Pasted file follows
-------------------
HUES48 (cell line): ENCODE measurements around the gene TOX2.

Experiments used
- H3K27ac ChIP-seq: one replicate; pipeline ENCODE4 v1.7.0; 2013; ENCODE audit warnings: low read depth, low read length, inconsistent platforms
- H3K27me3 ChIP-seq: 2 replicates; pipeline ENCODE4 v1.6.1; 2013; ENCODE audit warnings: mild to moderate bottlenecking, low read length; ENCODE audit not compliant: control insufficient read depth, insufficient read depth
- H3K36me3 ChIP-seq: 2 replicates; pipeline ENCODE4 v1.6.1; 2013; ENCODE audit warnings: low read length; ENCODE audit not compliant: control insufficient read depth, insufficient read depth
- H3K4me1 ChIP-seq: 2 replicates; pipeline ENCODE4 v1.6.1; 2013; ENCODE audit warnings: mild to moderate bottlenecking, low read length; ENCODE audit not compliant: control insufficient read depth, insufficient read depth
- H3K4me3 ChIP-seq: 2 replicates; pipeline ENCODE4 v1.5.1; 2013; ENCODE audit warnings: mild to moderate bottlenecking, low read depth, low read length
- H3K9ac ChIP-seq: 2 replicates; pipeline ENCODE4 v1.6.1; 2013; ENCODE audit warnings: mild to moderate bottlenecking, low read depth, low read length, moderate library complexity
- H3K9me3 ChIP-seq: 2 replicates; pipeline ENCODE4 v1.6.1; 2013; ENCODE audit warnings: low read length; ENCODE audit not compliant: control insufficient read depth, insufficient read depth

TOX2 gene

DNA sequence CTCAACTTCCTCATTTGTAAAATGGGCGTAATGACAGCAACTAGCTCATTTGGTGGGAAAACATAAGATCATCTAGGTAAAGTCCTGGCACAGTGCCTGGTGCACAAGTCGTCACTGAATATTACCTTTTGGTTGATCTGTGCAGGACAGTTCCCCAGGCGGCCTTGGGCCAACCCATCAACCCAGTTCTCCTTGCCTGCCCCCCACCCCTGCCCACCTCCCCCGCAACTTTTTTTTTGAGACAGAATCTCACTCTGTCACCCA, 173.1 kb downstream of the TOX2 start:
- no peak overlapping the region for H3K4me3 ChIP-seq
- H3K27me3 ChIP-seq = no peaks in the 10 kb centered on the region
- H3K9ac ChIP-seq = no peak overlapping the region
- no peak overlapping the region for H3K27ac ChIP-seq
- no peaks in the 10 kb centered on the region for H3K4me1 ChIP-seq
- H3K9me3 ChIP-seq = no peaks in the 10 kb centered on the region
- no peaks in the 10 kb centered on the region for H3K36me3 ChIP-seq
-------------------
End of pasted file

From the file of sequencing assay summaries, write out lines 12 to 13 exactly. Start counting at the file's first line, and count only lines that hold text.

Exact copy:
- no peak overlapping the region for H3K4me3 ChIP-seq
- H3K27me3 ChIP-seq = no peaks in the 10 kb centered on the region